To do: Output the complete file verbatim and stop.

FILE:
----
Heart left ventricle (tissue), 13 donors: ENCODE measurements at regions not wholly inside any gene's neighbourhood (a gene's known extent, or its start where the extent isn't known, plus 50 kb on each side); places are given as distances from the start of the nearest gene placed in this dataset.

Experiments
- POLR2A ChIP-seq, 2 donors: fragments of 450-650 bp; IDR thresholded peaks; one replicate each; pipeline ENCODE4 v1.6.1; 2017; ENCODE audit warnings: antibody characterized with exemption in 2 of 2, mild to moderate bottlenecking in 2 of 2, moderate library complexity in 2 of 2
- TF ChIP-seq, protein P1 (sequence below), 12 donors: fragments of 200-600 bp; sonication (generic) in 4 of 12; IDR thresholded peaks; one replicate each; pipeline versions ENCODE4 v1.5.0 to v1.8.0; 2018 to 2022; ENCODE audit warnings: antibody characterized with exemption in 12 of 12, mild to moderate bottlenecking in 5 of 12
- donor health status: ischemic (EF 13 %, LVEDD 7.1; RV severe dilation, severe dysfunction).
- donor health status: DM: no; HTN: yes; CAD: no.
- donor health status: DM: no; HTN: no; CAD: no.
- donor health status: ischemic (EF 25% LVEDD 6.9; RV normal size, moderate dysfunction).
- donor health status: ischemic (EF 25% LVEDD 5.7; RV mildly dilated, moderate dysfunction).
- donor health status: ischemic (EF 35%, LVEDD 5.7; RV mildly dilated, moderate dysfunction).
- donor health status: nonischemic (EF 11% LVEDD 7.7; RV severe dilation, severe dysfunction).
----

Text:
Heart left ventricle (tissue), 13 donors: ENCODE measurements at regions not wholly inside any gene's neighbourhood (a gene's known extent, or its start where the extent isn't known, plus 50 kb on each side); places are given as distances from the start of the nearest gene placed in this dataset.

Experiments
- POLR2A ChIP-seq, 2 donors: fragments of 450-650 bp; IDR thresholded peaks; one replicate each; pipeline ENCODE4 v1.6.1; 2017; ENCODE audit warnings: antibody characterized with exemption in 2 of 2, mild to moderate bottlenecking in 2 of 2, moderate library complexity in 2 of 2
- TF ChIP-seq, protein P1 (sequence below), 12 donors: fragments of 200-600 bp; sonication (generic) in 4 of 12; IDR thresholded peaks; one replicate each; pipeline versions ENCODE4 v1.5.0 to v1.8.0; 2018 to 2022; ENCODE audit warnings: antibody characterized with exemption in 12 of 12, mild to moderate bottlenecking in 5 of 12
- donor health status: ischemic (EF 13 %, LVEDD 7.1; RV severe dilation, severe dysfunction).
- donor health status: DM: no; HTN: yes; CAD: no.
- donor health status: DM: no; HTN: no; CAD: no.
- donor health status: ischemic (EF 25% LVEDD 6.9; RV normal size, moderate dysfunction).
- donor health status: ischemic (EF 25% LVEDD 5.7; RV mildly dilated, moderate dysfunction).
- donor health status: ischemic (EF 35%, LVEDD 5.7; RV mildly dilated, moderate dysfunction).
- donor health status: nonischemic (EF 11% LVEDD 7.7; RV severe dilation, severe dysfunction).